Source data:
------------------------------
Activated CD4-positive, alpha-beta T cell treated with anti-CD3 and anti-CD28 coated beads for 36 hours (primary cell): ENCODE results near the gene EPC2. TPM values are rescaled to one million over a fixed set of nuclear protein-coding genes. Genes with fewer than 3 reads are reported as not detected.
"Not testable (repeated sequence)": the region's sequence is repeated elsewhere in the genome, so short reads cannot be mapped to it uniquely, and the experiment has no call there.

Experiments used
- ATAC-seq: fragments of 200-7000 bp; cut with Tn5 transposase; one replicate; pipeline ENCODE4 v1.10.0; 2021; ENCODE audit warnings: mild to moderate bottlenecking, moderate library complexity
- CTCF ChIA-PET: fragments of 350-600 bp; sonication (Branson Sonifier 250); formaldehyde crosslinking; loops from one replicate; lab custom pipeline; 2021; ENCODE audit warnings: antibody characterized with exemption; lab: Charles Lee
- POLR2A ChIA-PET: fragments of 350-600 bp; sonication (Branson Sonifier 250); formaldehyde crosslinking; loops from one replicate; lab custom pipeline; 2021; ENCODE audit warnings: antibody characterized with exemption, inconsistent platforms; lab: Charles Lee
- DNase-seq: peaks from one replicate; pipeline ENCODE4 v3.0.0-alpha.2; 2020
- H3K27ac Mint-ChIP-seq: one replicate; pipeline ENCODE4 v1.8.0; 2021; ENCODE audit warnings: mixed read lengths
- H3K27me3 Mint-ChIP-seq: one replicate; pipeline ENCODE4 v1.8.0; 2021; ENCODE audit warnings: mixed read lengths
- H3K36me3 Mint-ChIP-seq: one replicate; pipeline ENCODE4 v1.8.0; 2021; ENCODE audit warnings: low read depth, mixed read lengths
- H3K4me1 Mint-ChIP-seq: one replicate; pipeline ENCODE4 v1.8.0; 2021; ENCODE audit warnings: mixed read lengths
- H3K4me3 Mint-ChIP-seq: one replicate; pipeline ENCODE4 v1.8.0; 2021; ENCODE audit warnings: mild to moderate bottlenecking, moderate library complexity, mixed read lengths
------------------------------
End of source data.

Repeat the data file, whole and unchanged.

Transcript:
Activated CD4-positive, alpha-beta T cell treated with anti-CD3 and anti-CD28 coated beads for 36 hours (primary cell): ENCODE results near the gene EPC2. TPM values are rescaled to one million over a fixed set of nuclear protein-coding genes. Genes with fewer than 3 reads are reported as not detected.
"Not testable (repeated sequence)": the region's sequence is repeated elsewhere in the genome, so short reads cannot be mapped to it uniquely, and the experiment has no call there.

Experiments used
- ATAC-seq: fragments of 200-7000 bp; cut with Tn5 transposase; one replicate; pipeline ENCODE4 v1.10.0; 2021; ENCODE audit warnings: mild to moderate bottlenecking, moderate library complexity
- CTCF ChIA-PET: fragments of 350-600 bp; sonication (Branson Sonifier 250); formaldehyde crosslinking; loops from one replicate; lab custom pipeline; 2021; ENCODE audit warnings: antibody characterized with exemption; lab: Charles Lee
- POLR2A ChIA-PET: fragments of 350-600 bp; sonication (Branson Sonifier 250); formaldehyde crosslinking; loops from one replicate; lab custom pipeline; 2021; ENCODE audit warnings: antibody characterized with exemption, inconsistent platforms; lab: Charles Lee
- DNase-seq: peaks from one replicate; pipeline ENCODE4 v3.0.0-alpha.2; 2020
- H3K27ac Mint-ChIP-seq: one replicate; pipeline ENCODE4 v1.8.0; 2021; ENCODE audit warnings: mixed read lengths
- H3K27me3 Mint-ChIP-seq: one replicate; pipeline ENCODE4 v1.8.0; 2021; ENCODE audit warnings: mixed read lengths
- H3K36me3 Mint-ChIP-seq: one replicate; pipeline ENCODE4 v1.8.0; 2021; ENCODE audit warnings: low read depth, mixed read lengths
- H3K4me1 Mint-ChIP-seq: one replicate; pipeline ENCODE4 v1.8.0; 2021; ENCODE audit warnings: mixed read lengths
- H3K4me3 Mint-ChIP-seq: one replicate; pipeline ENCODE4 v1.8.0; 2021; ENCODE audit warnings: mild to moderate bottlenecking, moderate library complexity, mixed read lengths